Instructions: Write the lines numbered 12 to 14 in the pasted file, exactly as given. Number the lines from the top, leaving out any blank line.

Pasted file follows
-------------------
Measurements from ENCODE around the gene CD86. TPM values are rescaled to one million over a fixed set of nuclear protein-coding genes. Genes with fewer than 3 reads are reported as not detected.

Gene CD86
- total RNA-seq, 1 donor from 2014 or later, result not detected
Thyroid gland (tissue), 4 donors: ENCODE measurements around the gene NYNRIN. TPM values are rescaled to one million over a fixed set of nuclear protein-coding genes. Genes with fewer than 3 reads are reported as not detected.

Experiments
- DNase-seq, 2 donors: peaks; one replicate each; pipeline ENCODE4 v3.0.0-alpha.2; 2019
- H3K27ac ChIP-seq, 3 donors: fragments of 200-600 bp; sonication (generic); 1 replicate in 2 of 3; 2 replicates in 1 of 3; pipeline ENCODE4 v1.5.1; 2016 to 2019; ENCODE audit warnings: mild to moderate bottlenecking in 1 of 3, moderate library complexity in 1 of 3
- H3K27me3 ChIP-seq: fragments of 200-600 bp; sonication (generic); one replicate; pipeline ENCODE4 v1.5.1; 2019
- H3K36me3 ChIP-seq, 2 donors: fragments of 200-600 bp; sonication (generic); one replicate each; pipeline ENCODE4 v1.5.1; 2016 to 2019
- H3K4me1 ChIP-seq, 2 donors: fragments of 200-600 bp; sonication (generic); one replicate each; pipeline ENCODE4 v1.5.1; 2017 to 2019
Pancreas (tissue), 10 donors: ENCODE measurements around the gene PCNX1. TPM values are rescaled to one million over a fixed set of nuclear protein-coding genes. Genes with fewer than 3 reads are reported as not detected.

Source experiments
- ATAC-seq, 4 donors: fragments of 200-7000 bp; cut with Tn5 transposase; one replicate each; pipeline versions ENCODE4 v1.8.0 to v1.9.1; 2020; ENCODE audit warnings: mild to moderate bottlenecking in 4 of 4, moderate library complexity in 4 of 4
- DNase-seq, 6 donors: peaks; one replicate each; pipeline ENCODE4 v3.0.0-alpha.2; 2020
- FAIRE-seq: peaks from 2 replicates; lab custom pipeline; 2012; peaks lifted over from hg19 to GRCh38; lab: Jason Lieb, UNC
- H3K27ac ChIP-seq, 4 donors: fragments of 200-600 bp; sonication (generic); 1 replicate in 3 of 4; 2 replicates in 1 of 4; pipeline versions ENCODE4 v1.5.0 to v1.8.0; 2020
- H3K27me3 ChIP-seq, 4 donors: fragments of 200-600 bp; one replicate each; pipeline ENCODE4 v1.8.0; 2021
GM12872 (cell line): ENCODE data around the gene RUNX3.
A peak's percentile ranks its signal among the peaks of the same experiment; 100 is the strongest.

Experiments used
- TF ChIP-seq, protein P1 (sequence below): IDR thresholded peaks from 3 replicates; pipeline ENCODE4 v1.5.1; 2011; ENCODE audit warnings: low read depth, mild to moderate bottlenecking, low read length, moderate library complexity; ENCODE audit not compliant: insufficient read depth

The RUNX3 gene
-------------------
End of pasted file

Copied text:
Source experiments
- ATAC-seq, 4 donors: fragments of 200-7000 bp; cut with Tn5 transposase; one replicate each; pipeline versions ENCODE4 v1.8.0 to v1.9.1; 2020; ENCODE audit warnings: mild to moderate bottlenecking in 4 of 4, moderate library complexity in 4 of 4
- DNase-seq, 6 donors: peaks; one replicate each; pipeline ENCODE4 v3.0.0-alpha.2; 2020